Democracy in a Globalising World
Academic year 2012-13
Date last modified
Faculty of Arts and Social Sciences
The course examines some of the main challenges to democracy as a model of government in an increasingly globalised world. The course builds on the knowledge about the dynamics of globalisation processes introduced by the preceding modules and focuses on some of the normative questions underlying democratic theory. The aim of the course is to familiarise students with some of the main debates within current democratic theory: instrumental and non- instrumental arguments in favour of democracy, the problem of democratic citizenship and democratic institutions, democracy beyond the nation- state, and global governance. Students will become familiar with the main challenges to a democracy as a model of government in a globalising world, and the subsequent transformations in the way we can perceive sovereignty, legitimacy and accountability of political decision-making in settings that go beyond the nation-state.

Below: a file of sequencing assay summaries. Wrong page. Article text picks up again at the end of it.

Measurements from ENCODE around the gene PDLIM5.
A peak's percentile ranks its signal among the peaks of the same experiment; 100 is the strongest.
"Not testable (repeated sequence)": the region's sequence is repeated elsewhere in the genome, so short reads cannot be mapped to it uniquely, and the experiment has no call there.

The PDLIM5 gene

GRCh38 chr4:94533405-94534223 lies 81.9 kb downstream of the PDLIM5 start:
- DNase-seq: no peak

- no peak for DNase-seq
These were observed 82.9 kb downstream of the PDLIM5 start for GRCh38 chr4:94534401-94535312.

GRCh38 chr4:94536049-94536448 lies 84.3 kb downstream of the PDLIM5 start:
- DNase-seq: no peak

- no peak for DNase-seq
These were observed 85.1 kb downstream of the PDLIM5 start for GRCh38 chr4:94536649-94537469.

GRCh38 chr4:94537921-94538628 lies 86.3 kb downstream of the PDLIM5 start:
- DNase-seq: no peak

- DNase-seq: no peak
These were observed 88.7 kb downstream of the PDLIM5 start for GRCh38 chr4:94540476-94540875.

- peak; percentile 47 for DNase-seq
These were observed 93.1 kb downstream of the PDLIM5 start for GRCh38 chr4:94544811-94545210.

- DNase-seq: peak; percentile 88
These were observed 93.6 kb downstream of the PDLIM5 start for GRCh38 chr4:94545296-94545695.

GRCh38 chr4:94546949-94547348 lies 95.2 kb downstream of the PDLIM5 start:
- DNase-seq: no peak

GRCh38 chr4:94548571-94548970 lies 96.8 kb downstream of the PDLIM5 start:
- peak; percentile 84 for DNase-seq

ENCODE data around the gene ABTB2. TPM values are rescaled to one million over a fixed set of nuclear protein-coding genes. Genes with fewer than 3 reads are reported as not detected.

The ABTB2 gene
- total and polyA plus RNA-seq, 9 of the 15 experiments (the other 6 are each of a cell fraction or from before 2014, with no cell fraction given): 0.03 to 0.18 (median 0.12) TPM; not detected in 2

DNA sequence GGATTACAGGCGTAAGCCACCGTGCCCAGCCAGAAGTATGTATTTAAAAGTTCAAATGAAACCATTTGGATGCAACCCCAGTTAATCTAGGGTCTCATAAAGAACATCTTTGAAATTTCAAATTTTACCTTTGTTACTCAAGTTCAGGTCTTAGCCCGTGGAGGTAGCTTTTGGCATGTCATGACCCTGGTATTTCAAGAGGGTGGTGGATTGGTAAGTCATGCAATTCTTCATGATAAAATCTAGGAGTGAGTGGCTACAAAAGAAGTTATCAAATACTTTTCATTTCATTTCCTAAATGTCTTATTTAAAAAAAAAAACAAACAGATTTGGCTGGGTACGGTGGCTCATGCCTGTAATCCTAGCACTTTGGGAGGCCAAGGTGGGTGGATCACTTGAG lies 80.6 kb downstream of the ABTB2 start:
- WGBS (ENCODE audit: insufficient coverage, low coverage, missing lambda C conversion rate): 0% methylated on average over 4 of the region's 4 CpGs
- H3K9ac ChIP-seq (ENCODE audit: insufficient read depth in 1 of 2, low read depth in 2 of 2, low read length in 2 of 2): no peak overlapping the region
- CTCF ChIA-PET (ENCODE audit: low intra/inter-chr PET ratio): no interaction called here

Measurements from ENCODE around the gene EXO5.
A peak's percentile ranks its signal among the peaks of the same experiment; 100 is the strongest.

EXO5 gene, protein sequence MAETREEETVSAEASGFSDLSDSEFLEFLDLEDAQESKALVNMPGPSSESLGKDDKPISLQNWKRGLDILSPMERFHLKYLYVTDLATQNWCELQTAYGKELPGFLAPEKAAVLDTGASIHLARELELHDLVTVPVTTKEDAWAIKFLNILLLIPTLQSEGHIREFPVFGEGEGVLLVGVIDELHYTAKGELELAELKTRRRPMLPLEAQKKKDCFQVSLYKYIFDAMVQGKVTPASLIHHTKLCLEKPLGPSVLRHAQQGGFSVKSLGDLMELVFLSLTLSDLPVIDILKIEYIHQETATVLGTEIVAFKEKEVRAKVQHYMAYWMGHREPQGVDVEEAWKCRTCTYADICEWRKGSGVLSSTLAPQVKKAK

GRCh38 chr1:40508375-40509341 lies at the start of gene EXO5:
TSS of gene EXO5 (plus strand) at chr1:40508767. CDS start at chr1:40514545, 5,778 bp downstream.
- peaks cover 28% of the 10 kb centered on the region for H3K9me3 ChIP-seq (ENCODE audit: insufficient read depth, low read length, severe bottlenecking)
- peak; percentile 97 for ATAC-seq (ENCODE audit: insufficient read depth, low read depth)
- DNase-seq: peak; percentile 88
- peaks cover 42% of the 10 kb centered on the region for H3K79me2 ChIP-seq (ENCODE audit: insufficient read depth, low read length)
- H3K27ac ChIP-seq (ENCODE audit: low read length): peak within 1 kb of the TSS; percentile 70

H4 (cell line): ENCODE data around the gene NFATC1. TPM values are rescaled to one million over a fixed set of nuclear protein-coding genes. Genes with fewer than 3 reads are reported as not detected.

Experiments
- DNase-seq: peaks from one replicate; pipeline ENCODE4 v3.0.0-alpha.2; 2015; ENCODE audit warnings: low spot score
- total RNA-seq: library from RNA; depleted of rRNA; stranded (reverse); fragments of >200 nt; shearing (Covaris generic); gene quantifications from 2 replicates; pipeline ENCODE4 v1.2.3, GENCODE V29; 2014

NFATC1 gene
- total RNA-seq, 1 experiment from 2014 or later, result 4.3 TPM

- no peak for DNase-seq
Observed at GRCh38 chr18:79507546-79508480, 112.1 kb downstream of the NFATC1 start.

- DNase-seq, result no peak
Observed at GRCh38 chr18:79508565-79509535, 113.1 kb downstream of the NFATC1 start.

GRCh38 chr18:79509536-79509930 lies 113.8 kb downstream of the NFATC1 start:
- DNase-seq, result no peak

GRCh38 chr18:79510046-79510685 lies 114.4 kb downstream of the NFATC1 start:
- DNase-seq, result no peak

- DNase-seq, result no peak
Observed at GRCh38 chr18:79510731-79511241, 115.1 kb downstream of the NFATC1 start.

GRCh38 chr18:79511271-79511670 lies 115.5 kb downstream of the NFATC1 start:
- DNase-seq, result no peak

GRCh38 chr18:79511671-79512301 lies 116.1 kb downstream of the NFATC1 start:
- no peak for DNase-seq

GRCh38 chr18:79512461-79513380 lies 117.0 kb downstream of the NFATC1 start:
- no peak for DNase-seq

By the end of the course students should be able to identify and critically assess different arguments and basic justifications for democracy, as well as to evaluate arguments concerning the democratic legitimacy of the EU and international organisations.
David Held 1996, ‘Models of Democracy’, Stanford: Stanford University Press
Democratic theory, instrumental and intrinsic value of democracy,,, democratic, autonomy, legitimacy, EU, international organisations,
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